In November 2017, a new in box, blue, white, and green logo’ed Notre Dame Snuggie featuring its leprechaun mascot sold for $29.99.
Leprechauns sometime appear as school or team symbols. The Boston Celtics have “Lucky the Leprechaun” as their logo, in a nod to the city’s Irish roots, while Notre Dame is practically synonymous with its feisty “Fighting Irish” leprechaun mascot. Almost every possible item you can imagine has been emblazoned with these logos for advertising and marketing purposes. But perhaps the coziest of them all is a Notre Dame Snuggie. A Snuggie is a person-long blanket with sleeves, designed for cozying up on the couch and reading, knitting, or other activities that require freedom of arm movement. These “as seen on TV” specialties are usually made out of soft fleece.
Lucky Charms, of Course
Finally, it would be challenging to find someone here in America who is not familiar with Lucky Charms, the “magically delicious” cereal from General Mills featuring marshmallow “hearts, moons, stars and clovers.” This magical mix debuted in 1964 and has been a multigenerational favorite ever since. As a matter of fact, an estimated 45% of the brand’s consumers today are adults, according to company research! Its spokesman, Lucky the Leprechaun, was originally named L.C. Leprechaun and sometimes goes by “Sir Charms.” With over five decades of Lucky the Leprechaun advertising specialties on the market, it is very hard to choose just one recent sales highlight. So here are two that truly qualify as “end of the rainbow” finds.
- Early Lucky Charm Television Commercial Advertising Cel
All eyes are certain to be glued to this first find, an extremely rare Lucky Charms cereal commercial production cel. Given it is dated 1964, it must be among the earliest animation ephemera available for this brand. “Cel” is shorthand for celluloid, and this setup includes transparent sheet featuring hand drawn illustrations that would have been used to create a TV commercial. According to the setup’s description, “Lucky is 4″ and is part of a 3-cel setup. The cels are stapled to their Key Master hand-painted production background. Beautiful color of the forest with flowers.”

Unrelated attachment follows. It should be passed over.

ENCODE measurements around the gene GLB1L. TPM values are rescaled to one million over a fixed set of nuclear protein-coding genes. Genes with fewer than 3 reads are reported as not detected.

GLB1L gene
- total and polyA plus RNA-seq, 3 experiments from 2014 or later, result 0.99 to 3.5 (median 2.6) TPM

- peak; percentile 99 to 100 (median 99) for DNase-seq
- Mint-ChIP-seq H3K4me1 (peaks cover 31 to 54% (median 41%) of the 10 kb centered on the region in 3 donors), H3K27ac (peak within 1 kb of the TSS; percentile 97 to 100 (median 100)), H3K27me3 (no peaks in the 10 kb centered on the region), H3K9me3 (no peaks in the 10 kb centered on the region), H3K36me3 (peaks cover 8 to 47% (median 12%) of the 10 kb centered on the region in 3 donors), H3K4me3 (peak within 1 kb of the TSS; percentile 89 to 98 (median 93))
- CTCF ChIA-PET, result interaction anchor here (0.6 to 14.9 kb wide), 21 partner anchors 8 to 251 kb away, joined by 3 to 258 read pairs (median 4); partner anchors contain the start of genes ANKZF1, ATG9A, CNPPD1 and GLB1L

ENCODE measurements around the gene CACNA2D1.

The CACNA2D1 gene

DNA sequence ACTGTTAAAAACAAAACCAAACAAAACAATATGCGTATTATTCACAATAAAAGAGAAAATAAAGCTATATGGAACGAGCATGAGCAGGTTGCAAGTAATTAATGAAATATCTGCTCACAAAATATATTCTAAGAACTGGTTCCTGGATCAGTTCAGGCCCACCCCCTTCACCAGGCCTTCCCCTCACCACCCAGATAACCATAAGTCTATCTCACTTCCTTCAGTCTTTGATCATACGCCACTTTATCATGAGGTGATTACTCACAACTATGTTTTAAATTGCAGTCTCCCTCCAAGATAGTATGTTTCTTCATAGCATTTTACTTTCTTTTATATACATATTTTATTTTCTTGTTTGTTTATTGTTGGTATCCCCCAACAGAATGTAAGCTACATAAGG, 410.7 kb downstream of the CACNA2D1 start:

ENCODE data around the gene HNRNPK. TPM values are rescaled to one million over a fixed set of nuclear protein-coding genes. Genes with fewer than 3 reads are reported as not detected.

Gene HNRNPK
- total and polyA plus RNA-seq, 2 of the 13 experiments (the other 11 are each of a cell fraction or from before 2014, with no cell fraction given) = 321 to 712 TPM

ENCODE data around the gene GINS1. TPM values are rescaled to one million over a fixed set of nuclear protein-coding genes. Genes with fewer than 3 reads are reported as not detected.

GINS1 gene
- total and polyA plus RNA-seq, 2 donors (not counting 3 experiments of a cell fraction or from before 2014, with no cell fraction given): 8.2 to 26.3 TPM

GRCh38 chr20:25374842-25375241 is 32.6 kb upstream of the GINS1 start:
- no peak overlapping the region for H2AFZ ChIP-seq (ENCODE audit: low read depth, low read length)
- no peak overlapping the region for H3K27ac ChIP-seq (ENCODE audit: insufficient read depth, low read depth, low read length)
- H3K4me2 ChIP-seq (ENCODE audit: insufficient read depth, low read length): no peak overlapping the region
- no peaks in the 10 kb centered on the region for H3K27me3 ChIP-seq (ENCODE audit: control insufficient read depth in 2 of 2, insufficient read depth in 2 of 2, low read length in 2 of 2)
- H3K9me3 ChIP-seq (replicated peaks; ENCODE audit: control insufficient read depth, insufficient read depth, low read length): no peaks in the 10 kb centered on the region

2. Giant Lucky the Leprechaun Pez Dispenser
This second find truly proves Lucky’s status as an American icon. Here we have a 12″ tall Lucky the Leprechaun Pez dispenser. It is made from plastic and features Lucky’s head perched on an orange, footed pillar. His face comes to life with orange hair and eyebrows, prominent ears and cheeks, white and black pupil eyes, and just the tip of his tongue emerging from his simple smile. He wears his traditional green hat. His head is marked “2007 General Mills.” Only 900 of these were made and distributed to sales managers at TV stations as a promotion. According to the online Pez database, other giant General Mills Pez models include the Betty Crocker “Hamburger Helper” hand, the Honey Nuts Cheerio Bee, and the Twix Cereal Rabbit.
Rebekah Kaufman is a Worthologist who specializes in vintage Steiff and other European plush collectibles. You can follow her blog, which focuses on vintage Steiff finds, Steiff antiquing and travel adventures, international Steiff happenings, and the legacy and history of the Steiff company at http://mysteifflife.blogspot.com. Sign up for her Steiff newsletter by contacting her directly at firstname.lastname@example.org.